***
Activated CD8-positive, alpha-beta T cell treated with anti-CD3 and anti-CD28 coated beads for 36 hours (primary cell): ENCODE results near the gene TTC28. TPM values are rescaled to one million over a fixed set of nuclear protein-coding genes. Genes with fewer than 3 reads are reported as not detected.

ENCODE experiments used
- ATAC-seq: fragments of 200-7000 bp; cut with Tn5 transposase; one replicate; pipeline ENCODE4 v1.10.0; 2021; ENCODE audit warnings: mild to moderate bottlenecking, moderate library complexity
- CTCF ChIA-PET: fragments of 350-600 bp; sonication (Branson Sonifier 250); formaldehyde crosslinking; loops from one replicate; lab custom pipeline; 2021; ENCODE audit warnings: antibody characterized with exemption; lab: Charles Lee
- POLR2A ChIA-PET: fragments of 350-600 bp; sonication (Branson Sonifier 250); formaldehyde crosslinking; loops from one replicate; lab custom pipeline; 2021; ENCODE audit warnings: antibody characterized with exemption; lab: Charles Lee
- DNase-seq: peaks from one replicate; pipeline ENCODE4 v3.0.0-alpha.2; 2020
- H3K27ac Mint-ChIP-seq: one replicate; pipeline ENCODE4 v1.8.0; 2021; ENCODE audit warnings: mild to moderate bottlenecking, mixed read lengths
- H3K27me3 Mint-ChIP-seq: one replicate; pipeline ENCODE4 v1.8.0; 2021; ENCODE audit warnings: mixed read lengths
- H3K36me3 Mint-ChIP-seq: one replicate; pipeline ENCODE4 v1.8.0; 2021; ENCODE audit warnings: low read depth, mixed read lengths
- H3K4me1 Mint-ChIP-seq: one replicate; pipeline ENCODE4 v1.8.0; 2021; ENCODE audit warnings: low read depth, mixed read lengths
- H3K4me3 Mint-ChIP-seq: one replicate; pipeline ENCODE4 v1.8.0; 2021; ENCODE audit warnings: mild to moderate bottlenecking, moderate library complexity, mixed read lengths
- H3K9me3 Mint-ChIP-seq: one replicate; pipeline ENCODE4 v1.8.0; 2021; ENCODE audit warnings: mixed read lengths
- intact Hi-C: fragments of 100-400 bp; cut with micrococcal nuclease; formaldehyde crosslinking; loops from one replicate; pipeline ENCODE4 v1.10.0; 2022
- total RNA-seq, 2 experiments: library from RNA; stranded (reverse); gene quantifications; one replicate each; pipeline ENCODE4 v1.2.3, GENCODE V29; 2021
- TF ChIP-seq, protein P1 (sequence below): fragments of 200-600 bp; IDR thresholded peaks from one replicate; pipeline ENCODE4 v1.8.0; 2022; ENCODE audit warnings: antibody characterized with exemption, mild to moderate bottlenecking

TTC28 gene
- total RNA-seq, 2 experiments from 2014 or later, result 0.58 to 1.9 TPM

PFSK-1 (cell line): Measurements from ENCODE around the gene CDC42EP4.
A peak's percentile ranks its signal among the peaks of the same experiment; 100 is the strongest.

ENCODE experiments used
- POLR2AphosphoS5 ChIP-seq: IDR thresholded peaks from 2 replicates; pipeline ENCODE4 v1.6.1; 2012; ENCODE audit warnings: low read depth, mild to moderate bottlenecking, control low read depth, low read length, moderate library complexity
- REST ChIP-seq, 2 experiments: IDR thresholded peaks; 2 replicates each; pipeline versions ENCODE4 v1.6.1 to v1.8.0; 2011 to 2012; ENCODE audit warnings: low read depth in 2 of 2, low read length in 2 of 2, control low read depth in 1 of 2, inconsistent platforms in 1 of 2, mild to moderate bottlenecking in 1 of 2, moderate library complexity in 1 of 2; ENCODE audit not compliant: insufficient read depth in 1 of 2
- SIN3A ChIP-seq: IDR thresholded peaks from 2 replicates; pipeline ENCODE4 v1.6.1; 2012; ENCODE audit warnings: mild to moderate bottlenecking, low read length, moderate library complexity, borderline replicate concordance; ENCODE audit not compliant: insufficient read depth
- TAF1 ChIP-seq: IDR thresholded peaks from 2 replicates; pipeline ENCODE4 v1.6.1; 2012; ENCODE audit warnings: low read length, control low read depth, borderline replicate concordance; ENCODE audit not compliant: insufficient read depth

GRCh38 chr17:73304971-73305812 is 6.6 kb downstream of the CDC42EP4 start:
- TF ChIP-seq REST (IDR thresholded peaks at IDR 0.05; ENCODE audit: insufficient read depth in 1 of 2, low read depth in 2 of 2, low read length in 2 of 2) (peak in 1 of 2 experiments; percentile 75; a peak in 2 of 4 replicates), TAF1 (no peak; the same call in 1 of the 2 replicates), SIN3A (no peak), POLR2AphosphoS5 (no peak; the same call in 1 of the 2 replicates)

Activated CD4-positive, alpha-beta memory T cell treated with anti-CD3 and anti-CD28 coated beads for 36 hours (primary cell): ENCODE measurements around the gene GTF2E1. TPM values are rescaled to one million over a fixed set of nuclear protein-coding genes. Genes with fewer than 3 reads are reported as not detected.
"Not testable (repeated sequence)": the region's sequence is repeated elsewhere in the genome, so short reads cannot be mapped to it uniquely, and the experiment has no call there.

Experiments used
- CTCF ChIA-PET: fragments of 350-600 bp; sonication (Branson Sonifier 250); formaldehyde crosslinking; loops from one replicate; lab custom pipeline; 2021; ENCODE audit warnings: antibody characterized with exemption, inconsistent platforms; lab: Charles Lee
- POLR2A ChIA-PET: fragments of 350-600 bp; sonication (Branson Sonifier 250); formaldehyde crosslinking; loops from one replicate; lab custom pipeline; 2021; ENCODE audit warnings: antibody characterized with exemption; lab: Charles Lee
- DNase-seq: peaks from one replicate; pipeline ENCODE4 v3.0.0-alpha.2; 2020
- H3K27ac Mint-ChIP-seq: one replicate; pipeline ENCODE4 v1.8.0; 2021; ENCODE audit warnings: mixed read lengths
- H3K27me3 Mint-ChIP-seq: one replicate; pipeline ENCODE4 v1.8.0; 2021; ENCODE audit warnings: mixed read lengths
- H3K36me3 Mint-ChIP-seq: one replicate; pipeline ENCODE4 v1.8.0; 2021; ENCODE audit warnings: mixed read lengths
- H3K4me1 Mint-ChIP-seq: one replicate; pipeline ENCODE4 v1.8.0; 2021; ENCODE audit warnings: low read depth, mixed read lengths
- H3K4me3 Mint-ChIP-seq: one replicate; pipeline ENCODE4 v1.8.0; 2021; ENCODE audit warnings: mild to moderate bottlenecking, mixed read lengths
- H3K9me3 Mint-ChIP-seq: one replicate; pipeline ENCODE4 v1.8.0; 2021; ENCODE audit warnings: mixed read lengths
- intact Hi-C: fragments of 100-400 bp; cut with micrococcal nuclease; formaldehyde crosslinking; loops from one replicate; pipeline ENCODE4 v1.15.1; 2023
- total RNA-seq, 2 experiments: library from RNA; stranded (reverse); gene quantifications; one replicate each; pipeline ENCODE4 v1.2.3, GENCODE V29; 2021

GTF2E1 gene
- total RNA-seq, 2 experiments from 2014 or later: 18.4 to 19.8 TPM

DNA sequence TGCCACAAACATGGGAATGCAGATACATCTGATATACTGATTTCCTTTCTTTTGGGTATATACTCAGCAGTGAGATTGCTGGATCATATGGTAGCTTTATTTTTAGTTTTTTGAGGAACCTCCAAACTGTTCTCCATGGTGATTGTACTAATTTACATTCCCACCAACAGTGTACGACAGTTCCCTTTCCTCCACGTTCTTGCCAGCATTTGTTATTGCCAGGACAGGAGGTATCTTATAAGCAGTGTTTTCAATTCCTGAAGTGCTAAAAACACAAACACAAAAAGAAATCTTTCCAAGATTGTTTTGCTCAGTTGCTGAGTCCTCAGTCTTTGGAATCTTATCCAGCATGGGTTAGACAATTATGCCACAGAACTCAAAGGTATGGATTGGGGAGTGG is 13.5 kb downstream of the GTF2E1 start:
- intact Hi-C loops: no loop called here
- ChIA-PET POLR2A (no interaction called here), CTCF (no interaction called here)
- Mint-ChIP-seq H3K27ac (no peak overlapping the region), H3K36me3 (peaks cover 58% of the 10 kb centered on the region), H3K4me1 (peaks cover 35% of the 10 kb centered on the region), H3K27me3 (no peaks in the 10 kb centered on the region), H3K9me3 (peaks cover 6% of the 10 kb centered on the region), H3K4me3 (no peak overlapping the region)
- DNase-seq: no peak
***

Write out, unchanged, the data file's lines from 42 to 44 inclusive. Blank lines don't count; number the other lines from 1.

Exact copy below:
- total RNA-seq, 2 experiments from 2014 or later: 18.4 to 19.8 TPM

DNA sequence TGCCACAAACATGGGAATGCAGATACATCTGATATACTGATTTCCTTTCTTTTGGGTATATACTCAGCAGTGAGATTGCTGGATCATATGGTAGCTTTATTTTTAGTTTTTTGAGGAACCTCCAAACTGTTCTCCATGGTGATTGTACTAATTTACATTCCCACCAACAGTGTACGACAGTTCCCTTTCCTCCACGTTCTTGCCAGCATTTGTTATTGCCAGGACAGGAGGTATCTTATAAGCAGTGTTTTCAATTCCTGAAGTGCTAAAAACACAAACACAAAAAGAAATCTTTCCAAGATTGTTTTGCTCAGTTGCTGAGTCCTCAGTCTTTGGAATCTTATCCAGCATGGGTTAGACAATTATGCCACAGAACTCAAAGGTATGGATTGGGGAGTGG is 13.5 kb downstream of the GTF2E1 start:
- intact Hi-C loops: no loop called here